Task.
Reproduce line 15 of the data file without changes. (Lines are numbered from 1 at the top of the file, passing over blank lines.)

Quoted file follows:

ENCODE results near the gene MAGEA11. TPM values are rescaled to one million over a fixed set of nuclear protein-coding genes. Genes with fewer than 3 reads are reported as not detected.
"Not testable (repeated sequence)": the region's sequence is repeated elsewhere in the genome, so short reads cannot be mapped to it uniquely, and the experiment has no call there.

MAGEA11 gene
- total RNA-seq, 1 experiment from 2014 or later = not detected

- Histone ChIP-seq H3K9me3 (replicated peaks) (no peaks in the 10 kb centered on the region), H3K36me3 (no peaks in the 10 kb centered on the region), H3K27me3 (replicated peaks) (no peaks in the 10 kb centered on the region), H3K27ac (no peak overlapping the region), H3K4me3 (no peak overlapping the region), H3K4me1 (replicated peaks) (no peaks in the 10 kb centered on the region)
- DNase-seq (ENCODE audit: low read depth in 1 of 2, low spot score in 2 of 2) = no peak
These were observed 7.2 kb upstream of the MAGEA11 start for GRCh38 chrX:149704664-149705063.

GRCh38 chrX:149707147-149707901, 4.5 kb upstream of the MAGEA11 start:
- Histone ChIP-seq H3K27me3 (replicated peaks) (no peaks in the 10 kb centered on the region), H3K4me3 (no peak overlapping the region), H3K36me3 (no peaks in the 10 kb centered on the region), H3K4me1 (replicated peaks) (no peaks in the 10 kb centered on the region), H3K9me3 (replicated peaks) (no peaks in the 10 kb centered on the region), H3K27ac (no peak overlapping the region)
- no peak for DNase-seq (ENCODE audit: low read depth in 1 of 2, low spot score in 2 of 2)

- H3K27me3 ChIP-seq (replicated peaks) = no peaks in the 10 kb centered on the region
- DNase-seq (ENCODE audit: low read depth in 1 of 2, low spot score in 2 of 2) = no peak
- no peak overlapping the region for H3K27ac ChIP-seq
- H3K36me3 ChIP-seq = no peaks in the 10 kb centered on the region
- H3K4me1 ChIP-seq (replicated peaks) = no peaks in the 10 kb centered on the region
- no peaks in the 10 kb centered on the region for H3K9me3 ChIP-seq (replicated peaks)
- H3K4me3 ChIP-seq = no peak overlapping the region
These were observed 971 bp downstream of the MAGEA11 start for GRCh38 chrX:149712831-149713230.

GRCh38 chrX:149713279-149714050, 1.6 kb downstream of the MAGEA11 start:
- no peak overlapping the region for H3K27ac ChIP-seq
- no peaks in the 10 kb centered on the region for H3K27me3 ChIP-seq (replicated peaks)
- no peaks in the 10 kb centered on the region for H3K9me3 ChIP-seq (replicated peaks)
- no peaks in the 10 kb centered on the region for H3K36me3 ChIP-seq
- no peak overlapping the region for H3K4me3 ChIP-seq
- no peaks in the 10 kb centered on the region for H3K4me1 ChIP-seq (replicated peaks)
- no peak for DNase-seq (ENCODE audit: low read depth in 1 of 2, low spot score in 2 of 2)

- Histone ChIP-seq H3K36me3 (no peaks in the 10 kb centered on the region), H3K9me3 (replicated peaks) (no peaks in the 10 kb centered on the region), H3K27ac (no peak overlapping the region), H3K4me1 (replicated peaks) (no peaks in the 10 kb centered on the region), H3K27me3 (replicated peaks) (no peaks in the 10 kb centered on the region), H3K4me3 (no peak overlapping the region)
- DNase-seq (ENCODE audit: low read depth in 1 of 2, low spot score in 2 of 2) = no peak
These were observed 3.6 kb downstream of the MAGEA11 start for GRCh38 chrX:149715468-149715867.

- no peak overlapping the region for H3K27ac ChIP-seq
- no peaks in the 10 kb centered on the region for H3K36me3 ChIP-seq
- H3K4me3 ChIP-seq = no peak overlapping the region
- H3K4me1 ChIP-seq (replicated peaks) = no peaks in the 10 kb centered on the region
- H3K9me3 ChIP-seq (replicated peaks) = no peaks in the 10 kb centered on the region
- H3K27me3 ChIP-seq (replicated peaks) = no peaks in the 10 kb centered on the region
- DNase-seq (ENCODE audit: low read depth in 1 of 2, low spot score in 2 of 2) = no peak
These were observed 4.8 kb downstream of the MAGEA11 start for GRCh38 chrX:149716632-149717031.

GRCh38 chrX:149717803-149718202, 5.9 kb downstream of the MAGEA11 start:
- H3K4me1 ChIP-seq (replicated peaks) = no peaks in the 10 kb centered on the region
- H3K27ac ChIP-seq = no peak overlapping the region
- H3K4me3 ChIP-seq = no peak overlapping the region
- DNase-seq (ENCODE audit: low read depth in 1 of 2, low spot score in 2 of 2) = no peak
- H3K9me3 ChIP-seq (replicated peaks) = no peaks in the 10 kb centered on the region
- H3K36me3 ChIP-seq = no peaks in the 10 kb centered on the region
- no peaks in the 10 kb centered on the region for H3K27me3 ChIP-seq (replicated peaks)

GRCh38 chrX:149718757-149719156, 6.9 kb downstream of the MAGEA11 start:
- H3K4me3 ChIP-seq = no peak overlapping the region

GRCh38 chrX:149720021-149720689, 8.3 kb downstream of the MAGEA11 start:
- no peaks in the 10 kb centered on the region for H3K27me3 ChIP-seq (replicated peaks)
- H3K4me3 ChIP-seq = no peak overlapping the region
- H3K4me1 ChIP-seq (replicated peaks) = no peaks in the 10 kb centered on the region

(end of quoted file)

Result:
- H3K4me1 ChIP-seq (replicated peaks) = no peaks in the 10 kb centered on the region